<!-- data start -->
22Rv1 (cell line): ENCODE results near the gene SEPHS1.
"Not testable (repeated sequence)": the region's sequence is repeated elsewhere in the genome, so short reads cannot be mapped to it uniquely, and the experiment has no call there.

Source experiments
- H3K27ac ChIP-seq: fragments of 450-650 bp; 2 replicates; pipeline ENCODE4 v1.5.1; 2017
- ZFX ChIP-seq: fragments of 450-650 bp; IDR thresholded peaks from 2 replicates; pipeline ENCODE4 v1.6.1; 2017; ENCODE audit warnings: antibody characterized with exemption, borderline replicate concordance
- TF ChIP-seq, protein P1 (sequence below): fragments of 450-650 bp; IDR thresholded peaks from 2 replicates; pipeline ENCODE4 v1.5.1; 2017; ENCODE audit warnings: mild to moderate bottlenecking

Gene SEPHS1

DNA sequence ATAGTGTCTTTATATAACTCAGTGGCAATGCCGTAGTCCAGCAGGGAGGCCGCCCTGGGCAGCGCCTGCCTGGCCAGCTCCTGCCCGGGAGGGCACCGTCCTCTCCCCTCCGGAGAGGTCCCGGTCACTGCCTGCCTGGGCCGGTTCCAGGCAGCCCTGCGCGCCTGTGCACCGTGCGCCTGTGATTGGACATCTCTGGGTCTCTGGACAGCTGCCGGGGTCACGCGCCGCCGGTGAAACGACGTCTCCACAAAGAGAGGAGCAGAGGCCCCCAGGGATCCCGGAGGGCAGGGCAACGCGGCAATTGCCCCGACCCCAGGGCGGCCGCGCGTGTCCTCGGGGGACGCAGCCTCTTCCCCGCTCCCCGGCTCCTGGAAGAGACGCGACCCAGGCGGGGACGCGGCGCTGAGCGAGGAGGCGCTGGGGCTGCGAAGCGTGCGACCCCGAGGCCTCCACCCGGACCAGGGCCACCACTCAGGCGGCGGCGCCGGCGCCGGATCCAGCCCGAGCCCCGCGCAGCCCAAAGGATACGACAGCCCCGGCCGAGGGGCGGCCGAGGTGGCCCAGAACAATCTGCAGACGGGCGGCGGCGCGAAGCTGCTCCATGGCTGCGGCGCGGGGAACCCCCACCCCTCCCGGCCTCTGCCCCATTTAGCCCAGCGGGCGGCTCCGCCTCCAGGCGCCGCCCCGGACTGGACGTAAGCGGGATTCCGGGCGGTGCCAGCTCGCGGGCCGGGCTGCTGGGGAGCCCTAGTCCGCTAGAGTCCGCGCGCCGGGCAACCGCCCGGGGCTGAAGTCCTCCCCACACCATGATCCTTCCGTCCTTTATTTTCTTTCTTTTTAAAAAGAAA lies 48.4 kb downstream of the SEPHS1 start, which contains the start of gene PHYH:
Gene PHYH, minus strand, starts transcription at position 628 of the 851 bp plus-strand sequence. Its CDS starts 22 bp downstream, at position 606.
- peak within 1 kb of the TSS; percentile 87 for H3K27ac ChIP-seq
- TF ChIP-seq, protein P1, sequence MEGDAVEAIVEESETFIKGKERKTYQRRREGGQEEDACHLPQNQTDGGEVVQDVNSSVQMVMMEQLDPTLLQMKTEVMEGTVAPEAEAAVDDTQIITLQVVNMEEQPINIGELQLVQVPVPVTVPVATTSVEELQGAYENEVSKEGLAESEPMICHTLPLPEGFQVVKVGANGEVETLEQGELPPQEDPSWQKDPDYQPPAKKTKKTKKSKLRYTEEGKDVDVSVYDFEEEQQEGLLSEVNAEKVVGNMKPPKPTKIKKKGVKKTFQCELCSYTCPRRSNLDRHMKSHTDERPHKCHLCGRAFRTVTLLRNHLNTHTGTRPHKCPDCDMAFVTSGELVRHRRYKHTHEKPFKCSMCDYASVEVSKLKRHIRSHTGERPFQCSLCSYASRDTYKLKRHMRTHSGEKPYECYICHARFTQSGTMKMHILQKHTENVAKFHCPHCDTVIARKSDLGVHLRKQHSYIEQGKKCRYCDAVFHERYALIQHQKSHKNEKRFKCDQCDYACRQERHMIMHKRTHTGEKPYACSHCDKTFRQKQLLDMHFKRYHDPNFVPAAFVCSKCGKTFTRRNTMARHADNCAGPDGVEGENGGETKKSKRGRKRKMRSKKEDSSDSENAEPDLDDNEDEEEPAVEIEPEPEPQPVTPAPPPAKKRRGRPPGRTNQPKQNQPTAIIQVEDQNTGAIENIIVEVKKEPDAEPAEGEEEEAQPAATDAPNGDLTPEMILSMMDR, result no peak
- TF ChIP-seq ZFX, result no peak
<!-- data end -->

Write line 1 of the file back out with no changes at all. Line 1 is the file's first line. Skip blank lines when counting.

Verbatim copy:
22Rv1 (cell line): ENCODE results near the gene SEPHS1.